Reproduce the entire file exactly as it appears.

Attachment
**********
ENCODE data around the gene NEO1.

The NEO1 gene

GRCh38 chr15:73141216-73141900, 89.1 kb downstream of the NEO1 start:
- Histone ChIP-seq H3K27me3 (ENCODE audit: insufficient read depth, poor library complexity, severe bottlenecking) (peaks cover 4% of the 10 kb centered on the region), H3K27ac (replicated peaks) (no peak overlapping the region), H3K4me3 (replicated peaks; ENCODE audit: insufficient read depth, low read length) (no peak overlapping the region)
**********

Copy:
ENCODE data around the gene NEO1.

The NEO1 gene

GRCh38 chr15:73141216-73141900, 89.1 kb downstream of the NEO1 start:
- Histone ChIP-seq H3K27me3 (ENCODE audit: insufficient read depth, poor library complexity, severe bottlenecking) (peaks cover 4% of the 10 kb centered on the region), H3K27ac (replicated peaks) (no peak overlapping the region), H3K4me3 (replicated peaks; ENCODE audit: insufficient read depth, low read length) (no peak overlapping the region)